Our View: Madigan deserves to keep her job
This was supposed to be the year. We’re not talking about the Chicago Cubs; we’re talking about Lisa Madigan’s run for governor.
Ever since she was elected attorney general in 2002, it’s always been assumed that Lisa Madigan would run for higher office. So far she’s declined.
She’s a formidable foe. No one really wants to run against her. She got 72 percent of the vote when she ran for re-election in 2006 and received about 65 percent of the vote in 2010. Candidates for her job and other offices on the ballot put their political futures on hold waiting for Madigan to announce what she’d be running for.
She wants to be re-elected. Her reasons are simple: She loves her job and she thinks she’s been effective. We agree and endorse her for another term as attorney general.
Madigan has fought ComEd, banks and anyone who wants to take advantage of Illinoisans. Her work has saved or returned billions of dollars for Illinois residents.
She led a crackdown on gas station owners who evaded paying sales taxes and recovered about $100 million for the state.
Her office brought in $262 million from pharmaceutical companies that under the Medicaid program charged more than they should have.
Identity theft cost Americans almost $25 billion in 2012. Madigan created an Identity Theft hotline to help Illinois victims repair their credit and prevent future problems.
Her office has worked with local law enforcement to get criminals off the streets. Most notably, 2011’s Operation Clean Sweep, a joint effort by nine law enforcement agencies to target career criminals.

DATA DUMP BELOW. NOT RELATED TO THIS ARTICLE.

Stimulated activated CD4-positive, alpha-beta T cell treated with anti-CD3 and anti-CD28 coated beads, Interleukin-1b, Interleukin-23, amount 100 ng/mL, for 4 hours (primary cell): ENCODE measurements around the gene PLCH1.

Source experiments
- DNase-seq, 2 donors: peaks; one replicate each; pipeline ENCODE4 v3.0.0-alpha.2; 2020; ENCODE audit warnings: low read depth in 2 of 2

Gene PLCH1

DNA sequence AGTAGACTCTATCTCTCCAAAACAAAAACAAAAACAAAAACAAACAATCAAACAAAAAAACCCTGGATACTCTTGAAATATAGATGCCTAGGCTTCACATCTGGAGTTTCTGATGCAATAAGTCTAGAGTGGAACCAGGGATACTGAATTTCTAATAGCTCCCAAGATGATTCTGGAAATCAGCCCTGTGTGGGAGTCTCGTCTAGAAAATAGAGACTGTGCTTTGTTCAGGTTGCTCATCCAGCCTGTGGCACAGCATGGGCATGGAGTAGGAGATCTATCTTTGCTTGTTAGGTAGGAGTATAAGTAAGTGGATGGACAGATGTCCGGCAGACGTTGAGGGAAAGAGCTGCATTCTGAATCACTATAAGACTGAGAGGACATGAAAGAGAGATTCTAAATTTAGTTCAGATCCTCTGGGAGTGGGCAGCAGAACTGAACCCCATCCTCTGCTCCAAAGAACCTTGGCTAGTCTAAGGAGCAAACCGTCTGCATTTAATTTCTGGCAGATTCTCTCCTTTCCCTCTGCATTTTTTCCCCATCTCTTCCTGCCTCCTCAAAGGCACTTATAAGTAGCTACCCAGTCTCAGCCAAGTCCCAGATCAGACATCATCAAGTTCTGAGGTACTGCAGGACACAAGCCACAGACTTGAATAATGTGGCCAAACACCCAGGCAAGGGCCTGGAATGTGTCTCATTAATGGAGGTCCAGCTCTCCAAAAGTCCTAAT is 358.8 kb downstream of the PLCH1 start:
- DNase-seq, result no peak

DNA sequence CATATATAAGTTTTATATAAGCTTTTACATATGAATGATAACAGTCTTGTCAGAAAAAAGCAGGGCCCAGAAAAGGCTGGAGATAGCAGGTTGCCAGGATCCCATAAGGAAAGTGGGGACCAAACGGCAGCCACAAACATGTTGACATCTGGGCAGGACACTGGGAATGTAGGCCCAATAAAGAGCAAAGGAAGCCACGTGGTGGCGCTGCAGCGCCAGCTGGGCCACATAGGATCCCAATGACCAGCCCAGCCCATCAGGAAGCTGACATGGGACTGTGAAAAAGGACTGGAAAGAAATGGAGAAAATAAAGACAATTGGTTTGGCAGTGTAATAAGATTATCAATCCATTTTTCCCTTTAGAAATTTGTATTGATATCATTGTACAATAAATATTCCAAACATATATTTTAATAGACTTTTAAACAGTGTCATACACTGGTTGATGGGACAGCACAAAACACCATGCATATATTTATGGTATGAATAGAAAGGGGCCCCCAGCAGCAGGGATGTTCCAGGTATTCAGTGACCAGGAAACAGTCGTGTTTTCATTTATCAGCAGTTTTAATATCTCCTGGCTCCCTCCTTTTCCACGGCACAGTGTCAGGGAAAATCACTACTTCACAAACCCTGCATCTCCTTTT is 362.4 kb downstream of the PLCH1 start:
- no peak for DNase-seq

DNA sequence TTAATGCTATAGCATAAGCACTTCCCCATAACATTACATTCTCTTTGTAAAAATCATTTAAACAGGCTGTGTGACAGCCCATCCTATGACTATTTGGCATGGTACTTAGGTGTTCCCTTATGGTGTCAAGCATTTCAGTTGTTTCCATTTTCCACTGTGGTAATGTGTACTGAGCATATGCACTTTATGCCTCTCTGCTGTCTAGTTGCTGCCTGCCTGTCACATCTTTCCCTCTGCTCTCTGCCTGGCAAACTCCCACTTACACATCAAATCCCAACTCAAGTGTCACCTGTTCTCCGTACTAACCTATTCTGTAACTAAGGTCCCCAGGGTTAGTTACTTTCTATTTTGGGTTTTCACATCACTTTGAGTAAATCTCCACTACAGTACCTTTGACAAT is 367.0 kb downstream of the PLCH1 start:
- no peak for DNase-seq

Illinois’ Freedom of Information Act, which is used mostly by private citizens, was revamped under Madigan’s leadership, taking Illinois’ FOIA laws from the stone age to the modern age. The public can request information that was hidden from them in the past.
Unfortunately, Madigan has had to defend FOIA changes from a General Assembly that has been trying to water down the law ever since it was approved.
Democrat Madigan is challenged by Republican Paul Schimpf, a retired Marine who advised Iraqi prosecutors in the Saddam Hussein trial.
Schimpf says he is independent. The Republicans didn’t ask him to run; he chose to do so on his own. He promises to use the office to fight corruption.
Unfortunately, the office is not set up to do so. Legislation to give the attorney general more authority to fight corruption has stalled in the General Assembly.
Madigan has stepped in, however, when there have been conflicts with local state’s attorneys. She indicted Rock Island County Sheriff Jeffrey Boyd, a Democrat, who eventually pleaded guilty to attempted official misconduct based on attempted cyber-stalking and resigned in September.
In 2011, Madigan charged Rock Island County State’s Attorney Jeff Terronez, also a Democrat, with providing alcohol to a minor. Terronez was put on probation for two years and was barred from running for public office.
And, of course, she helped get Rod Blagojevich kicked out of office and sent to jail.
It’s hard to beat Madigan’s accomplishments, experience and enthusiasm for the office. She is endorsed.